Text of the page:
Thermal Storage Technology Assessment
This technology assessment was sparked by a strong interest in using thermal storage to supplement home heating systems. Thermal storage can take many forms: water storage tanks that allow residents to burn wood more efficiently; a storage tank for an electric heating system to enable off-peak power use; storing heat gathered from solar panels in the ground during the summer for a heat pump to extract in the winter; and many others.
Space heating accounts for three-quarters of energy consumption in single-family residences in Alaska (ARIS, 2012). One way to lower costs is to use thermal storage in conjunction with heating systems to raise the efficiency of the system. New techniques are increasingly being tested and applied in Alaska and other cold climates. A recent home in Fairbanks, for example, uses solar thermal panels and a masonry heater to charge a 5,000-gallon thermal storage tank that provides heat to a radiant floor for space heating. The thermal storage tank also provides heat for the domestic hot water system.
In spite of its potential, there is little information on thermal storage in cold climates and how it can be integrated into heating systems. This report provides an introductory assessment of the state of thermal storage in residential construction to provide researchers and building owners with ideas for various applications. It can also be used to inform future research on thermal storage in cold climates.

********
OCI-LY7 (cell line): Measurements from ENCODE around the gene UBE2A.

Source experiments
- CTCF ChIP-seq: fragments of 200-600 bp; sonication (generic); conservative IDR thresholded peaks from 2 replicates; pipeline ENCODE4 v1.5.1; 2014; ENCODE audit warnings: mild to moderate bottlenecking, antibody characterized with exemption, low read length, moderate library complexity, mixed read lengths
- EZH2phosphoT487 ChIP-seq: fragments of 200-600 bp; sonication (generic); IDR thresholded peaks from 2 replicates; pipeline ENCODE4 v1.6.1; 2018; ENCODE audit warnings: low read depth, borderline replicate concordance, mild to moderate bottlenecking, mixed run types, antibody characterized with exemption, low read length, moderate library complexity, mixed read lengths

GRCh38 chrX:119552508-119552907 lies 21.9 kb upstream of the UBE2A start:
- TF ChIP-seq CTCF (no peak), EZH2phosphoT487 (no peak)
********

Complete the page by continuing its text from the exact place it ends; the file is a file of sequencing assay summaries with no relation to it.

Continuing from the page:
CCHRC Thermal Storage Demonstration
This thermal storage system uses a massive tank of water to store energy from the sun. Alaska receives abundant sunlight during the summer but very little during winter months, when heating loads are greatest. Thermal storage allows us to capture heat with solar collectors in the summer and tap into it during the heating season.
In 2013, we installed 16 solar thermal collectors on the south roof of the building and buried a 25,000 gallon water tank in the ground. The solar collectors transfer heat into the tank in the summer through a heat exchanger, and the building draws from this heat in the winter. The system can produce 50 million BTUs a year, or the equivalent of 400 gallons of heating oil. This demonstration provides clues about how to design a residential thermal storage system and the potential costs and savings for homeowners.
This experimental solar seasonal storage project was funded by a $70,000 grant from BP Alaska, which includes solar hot water collectors and a heat storage system to enable solar energy to be stored and used during the winter. The tank was donated by K&K Recycling.